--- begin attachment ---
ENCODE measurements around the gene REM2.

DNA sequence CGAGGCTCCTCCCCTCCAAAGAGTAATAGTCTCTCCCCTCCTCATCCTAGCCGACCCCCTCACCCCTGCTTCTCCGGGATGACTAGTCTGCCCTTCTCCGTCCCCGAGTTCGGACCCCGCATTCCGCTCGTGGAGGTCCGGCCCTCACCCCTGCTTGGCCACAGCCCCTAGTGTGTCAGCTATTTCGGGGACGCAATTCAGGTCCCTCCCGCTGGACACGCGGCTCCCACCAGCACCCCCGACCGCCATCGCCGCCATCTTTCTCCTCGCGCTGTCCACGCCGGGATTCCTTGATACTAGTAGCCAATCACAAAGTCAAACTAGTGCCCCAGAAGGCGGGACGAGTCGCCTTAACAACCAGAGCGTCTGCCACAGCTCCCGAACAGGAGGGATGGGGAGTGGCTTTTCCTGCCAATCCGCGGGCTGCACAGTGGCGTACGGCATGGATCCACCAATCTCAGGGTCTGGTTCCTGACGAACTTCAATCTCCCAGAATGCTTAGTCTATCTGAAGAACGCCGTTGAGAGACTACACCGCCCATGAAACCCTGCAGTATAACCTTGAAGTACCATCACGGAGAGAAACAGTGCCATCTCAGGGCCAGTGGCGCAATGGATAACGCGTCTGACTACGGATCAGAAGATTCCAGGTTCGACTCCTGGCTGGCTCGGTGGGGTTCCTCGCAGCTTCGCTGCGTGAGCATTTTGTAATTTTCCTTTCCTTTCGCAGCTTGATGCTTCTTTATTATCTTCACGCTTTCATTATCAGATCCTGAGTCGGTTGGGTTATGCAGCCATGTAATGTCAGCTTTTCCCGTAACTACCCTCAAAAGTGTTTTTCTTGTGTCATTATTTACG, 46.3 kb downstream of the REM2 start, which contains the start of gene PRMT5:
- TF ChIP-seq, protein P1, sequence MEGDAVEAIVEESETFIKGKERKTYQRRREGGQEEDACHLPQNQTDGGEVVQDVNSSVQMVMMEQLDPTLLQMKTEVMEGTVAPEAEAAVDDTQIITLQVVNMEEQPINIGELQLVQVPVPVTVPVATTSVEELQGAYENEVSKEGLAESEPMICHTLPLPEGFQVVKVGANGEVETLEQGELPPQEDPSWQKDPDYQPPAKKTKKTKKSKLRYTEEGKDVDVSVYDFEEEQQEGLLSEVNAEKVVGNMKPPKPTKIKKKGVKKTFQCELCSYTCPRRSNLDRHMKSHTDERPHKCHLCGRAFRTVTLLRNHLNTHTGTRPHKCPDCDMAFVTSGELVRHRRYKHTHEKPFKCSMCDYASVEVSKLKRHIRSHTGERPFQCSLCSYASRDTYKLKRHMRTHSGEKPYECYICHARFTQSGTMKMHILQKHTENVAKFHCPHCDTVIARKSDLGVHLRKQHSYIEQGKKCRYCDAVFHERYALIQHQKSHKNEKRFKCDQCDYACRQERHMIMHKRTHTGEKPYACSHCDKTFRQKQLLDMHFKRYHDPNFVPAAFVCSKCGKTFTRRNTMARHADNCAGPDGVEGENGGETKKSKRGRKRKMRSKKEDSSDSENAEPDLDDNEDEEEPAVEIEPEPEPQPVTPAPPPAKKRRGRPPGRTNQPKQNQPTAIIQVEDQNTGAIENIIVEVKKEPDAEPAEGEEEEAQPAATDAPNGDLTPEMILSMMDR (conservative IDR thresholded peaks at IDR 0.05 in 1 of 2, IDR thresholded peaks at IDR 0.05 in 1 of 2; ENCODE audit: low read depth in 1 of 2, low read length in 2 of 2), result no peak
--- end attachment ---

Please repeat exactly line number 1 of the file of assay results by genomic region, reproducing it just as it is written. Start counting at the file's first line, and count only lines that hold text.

ENCODE measurements around the gene REM2.